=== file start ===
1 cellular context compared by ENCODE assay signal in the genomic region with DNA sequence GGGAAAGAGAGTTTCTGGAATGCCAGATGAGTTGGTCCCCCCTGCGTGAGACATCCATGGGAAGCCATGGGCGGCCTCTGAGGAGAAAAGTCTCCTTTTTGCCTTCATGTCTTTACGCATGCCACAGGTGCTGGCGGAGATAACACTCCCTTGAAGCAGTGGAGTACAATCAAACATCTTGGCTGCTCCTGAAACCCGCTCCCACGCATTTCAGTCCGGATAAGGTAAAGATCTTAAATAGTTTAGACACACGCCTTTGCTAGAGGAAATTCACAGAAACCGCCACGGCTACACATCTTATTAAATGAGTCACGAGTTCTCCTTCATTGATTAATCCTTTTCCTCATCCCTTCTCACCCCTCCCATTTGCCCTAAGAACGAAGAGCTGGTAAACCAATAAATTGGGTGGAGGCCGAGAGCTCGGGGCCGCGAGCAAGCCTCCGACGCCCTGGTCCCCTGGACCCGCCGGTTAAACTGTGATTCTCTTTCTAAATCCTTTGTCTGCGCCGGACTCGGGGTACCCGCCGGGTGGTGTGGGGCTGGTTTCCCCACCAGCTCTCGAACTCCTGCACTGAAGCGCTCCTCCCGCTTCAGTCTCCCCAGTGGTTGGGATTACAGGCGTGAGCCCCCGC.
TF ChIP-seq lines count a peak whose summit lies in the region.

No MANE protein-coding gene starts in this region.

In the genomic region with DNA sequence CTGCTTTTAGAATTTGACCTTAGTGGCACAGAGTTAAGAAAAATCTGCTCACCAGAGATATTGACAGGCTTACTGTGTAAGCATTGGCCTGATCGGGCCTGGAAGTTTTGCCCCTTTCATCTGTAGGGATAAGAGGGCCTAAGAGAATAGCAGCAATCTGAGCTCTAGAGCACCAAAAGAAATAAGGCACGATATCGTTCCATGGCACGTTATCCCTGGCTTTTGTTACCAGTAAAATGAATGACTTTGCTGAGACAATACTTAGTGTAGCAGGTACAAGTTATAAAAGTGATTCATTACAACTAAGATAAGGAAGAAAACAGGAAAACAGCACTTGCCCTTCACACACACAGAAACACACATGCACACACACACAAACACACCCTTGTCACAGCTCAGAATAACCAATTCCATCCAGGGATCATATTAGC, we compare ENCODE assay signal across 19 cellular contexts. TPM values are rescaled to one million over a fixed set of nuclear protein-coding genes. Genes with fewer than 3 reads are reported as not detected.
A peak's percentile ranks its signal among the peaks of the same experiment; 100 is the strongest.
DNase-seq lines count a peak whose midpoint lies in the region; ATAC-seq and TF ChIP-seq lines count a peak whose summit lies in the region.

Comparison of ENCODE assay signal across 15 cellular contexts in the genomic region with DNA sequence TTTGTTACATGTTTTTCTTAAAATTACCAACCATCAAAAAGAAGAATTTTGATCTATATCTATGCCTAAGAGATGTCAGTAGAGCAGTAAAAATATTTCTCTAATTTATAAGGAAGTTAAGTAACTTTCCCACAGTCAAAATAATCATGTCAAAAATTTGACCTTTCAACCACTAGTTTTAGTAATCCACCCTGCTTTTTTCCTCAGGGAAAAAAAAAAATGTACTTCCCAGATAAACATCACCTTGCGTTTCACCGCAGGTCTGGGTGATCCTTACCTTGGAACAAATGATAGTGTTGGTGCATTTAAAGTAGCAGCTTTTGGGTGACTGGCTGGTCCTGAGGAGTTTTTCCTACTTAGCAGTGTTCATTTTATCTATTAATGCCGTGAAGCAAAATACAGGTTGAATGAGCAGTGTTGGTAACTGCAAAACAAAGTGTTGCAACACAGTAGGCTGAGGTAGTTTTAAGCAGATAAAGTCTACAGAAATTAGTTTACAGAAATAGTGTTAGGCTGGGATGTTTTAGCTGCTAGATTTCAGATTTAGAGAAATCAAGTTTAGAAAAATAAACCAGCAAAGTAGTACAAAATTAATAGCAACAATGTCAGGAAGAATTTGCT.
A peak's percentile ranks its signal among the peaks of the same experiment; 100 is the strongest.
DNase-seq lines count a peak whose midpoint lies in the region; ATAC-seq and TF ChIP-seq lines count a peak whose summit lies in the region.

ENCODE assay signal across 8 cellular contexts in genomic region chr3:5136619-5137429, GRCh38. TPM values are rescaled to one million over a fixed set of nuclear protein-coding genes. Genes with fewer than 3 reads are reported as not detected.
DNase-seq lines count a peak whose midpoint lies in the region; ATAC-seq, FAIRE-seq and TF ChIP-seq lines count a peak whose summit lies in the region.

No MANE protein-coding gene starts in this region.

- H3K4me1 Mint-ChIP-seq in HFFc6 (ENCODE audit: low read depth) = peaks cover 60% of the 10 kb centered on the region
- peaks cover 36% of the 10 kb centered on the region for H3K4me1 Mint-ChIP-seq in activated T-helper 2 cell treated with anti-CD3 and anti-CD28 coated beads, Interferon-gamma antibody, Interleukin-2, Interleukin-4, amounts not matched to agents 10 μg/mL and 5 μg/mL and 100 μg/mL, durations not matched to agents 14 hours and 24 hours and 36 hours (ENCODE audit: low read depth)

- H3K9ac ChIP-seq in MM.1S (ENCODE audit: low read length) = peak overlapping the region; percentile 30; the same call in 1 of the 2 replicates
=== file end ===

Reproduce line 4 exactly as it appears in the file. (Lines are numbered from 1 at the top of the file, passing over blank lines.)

In the genomic region with DNA sequence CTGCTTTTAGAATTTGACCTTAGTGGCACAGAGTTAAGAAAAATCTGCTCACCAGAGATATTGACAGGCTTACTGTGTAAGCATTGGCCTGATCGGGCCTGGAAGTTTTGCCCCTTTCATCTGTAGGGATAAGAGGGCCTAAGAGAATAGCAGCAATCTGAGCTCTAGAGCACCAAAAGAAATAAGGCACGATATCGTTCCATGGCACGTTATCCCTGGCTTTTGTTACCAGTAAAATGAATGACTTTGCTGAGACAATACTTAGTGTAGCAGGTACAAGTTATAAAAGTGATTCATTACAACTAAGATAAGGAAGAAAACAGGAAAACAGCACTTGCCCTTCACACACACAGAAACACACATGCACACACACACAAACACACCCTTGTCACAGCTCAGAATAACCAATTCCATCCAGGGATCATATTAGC, we compare ENCODE assay signal across 19 cellular contexts. TPM values are rescaled to one million over a fixed set of nuclear protein-coding genes. Genes with fewer than 3 reads are reported as not detected.